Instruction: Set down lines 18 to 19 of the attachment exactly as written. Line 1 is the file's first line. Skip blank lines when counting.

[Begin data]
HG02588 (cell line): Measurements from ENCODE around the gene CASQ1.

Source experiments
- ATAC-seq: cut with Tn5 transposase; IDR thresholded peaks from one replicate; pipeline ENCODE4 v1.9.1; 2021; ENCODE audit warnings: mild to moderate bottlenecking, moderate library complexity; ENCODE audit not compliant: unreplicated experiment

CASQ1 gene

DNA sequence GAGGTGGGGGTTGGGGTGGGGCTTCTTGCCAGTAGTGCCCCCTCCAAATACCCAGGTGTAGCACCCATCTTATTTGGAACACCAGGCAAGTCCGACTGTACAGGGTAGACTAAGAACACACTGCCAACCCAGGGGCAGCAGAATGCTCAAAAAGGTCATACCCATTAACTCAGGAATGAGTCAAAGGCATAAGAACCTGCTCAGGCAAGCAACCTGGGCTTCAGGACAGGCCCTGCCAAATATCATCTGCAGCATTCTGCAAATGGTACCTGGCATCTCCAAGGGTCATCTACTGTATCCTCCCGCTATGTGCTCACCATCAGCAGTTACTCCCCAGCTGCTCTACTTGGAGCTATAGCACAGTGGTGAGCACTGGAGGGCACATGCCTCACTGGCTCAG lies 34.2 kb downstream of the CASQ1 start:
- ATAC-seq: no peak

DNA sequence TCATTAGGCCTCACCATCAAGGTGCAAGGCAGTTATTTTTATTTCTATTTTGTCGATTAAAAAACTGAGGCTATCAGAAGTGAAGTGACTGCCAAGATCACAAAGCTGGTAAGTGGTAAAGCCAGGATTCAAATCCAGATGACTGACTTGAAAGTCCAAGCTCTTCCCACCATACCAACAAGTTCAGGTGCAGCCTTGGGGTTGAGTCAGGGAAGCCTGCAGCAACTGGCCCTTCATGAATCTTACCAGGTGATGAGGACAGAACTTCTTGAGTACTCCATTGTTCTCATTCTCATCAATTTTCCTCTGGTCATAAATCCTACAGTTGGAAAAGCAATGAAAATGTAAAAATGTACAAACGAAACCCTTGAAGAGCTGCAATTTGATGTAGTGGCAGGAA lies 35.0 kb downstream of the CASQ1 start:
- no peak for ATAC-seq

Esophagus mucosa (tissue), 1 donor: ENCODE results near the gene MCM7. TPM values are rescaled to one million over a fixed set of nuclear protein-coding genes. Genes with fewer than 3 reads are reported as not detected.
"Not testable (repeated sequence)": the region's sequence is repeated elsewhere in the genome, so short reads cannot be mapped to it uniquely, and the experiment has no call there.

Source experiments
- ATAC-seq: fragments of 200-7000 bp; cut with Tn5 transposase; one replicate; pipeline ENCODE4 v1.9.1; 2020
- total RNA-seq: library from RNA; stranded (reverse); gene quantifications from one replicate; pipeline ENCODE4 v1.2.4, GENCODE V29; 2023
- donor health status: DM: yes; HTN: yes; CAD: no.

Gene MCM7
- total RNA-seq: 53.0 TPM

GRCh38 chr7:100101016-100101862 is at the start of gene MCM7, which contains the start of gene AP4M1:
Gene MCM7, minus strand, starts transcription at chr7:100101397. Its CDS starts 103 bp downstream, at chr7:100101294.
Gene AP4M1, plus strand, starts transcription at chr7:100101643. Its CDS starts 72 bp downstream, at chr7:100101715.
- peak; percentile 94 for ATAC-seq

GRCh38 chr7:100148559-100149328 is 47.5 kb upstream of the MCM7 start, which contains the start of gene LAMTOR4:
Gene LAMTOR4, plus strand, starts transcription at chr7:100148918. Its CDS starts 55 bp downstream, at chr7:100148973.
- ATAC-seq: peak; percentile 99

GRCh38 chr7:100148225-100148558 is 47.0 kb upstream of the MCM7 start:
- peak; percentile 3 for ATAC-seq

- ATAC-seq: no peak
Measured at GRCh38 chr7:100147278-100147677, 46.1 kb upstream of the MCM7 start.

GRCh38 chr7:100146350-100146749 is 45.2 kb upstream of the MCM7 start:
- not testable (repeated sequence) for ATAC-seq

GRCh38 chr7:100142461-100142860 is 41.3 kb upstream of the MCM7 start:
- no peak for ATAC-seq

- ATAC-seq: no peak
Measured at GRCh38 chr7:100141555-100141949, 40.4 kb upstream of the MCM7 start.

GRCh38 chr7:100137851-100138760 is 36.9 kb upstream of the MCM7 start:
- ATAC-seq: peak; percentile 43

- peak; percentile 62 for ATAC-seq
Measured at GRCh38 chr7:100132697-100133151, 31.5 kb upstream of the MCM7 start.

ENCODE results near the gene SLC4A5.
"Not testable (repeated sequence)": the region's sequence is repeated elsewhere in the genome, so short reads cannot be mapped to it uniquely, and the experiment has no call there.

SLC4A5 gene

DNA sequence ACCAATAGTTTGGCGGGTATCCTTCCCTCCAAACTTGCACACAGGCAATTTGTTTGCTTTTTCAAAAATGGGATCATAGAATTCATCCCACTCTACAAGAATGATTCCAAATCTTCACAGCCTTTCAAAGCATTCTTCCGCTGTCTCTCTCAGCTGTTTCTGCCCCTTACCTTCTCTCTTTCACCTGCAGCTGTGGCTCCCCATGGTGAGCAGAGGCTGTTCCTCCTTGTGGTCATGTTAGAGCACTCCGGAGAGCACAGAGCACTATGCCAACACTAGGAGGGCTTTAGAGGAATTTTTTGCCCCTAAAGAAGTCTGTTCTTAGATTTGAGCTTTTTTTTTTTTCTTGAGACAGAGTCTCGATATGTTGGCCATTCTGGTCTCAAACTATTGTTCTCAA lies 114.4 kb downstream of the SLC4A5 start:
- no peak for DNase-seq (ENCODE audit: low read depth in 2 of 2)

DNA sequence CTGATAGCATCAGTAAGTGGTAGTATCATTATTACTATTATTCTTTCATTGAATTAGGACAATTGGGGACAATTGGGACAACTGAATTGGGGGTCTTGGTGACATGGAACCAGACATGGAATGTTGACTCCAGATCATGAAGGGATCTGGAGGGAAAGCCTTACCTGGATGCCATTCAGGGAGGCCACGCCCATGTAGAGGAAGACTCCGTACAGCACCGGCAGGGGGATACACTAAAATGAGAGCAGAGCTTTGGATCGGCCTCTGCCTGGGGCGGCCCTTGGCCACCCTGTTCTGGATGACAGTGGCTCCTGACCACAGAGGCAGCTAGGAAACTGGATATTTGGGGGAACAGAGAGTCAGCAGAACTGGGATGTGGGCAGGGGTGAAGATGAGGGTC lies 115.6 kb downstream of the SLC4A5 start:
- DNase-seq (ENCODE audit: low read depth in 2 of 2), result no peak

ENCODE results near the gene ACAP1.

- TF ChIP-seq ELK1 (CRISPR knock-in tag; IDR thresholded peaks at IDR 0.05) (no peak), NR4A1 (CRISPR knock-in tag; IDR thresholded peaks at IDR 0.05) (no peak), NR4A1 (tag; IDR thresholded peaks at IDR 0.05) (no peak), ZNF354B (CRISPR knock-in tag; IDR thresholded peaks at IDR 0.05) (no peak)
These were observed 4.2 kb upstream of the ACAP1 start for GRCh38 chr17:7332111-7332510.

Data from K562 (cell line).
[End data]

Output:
Gene MCM7, minus strand, starts transcription at chr7:100101397. Its CDS starts 103 bp downstream, at chr7:100101294.
Gene AP4M1, plus strand, starts transcription at chr7:100101643. Its CDS starts 72 bp downstream, at chr7:100101715.